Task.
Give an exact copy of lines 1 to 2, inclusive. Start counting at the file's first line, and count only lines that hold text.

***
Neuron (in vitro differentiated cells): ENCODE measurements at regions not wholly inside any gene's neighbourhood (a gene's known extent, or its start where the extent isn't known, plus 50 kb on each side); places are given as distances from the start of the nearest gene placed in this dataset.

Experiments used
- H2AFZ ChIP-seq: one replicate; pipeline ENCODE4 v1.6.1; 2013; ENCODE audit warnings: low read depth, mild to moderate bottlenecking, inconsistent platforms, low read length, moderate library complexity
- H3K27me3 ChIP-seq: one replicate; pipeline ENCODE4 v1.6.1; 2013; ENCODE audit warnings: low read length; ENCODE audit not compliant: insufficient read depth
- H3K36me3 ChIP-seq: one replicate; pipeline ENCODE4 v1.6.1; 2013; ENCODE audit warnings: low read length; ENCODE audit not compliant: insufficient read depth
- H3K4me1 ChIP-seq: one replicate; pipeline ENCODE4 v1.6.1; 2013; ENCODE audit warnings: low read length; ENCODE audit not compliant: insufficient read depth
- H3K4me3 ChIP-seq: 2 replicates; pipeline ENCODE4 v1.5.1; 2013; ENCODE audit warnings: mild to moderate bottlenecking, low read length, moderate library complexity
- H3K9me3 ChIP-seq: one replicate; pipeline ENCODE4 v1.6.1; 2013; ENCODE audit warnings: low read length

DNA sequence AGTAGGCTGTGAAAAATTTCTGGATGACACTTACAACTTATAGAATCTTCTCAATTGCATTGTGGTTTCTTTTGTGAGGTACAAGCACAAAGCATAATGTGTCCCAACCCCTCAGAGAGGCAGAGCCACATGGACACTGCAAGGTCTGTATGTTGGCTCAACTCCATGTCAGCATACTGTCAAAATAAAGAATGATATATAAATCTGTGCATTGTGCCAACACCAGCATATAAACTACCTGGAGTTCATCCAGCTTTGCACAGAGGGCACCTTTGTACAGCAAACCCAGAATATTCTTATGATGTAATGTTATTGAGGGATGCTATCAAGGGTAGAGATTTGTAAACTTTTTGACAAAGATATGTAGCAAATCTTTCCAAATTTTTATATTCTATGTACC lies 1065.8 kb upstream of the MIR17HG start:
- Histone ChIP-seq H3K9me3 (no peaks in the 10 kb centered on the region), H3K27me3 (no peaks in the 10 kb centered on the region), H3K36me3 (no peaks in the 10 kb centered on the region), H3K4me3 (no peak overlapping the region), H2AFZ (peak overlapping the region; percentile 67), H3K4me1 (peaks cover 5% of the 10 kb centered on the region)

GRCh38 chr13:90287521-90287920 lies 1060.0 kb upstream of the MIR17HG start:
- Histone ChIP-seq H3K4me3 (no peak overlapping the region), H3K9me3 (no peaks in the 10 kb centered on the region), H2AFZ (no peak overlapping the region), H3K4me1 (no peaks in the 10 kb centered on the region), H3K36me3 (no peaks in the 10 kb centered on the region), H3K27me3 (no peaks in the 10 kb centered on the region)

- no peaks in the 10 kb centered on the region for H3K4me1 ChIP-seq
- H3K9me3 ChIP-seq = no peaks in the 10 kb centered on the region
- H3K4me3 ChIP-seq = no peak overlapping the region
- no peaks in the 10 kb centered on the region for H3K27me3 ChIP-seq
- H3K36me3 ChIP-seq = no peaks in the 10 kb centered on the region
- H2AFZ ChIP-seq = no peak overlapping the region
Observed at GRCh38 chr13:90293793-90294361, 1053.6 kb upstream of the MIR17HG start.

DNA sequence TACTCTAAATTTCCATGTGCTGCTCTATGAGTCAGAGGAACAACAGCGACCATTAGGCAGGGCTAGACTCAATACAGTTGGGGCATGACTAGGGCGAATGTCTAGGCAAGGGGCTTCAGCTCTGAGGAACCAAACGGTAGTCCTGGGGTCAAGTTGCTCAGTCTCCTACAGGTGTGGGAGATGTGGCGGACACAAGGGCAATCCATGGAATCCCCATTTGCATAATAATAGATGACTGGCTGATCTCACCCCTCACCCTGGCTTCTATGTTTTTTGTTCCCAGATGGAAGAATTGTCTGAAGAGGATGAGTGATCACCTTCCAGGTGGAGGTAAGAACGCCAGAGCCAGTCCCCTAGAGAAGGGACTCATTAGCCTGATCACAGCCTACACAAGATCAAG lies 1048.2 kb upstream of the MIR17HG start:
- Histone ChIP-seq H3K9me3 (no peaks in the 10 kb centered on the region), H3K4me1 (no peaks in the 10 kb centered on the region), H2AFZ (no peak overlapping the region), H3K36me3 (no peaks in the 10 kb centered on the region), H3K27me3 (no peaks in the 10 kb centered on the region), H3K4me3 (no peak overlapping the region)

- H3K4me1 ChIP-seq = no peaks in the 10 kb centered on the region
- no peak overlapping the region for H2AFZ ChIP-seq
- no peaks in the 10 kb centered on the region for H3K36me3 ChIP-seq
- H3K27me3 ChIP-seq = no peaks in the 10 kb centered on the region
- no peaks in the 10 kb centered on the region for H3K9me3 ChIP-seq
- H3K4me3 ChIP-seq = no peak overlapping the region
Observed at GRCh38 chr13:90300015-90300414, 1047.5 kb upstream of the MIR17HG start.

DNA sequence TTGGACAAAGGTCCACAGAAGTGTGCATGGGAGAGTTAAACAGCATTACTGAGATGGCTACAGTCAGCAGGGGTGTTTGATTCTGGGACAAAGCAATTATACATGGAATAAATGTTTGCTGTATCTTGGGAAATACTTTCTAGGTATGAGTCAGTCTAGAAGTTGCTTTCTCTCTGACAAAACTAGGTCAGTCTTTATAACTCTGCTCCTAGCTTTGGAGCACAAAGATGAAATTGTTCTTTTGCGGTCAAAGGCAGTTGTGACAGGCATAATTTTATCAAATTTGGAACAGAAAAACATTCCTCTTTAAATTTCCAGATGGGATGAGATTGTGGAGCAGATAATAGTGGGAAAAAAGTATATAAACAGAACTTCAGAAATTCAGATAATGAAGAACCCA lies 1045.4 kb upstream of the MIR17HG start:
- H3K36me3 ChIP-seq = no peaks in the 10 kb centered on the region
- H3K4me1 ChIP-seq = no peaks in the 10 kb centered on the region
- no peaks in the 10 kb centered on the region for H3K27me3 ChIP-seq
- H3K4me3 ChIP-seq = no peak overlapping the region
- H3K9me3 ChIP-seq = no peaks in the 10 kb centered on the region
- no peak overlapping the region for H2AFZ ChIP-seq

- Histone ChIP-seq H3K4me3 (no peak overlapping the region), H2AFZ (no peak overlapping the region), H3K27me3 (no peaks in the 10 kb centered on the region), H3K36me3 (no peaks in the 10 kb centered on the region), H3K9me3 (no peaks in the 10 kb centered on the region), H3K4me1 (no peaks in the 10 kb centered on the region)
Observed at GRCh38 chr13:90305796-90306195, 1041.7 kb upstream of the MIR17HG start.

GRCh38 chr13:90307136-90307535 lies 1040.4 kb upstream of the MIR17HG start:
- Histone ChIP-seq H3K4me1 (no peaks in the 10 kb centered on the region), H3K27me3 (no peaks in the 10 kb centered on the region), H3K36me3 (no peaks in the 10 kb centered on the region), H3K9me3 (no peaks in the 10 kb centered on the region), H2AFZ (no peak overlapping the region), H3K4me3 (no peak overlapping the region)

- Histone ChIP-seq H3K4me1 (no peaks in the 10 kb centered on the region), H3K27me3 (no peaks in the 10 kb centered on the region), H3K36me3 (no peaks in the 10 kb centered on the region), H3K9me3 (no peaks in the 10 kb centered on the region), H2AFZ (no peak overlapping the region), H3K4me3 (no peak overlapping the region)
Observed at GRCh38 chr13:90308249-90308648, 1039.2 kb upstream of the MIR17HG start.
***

Neuron (in vitro differentiated cells): ENCODE measurements at regions not wholly inside any gene's neighbourhood (a gene's known extent, or its start where the extent isn't known, plus 50 kb on each side); places are given as distances from the start of the nearest gene placed in this dataset.

Experiments used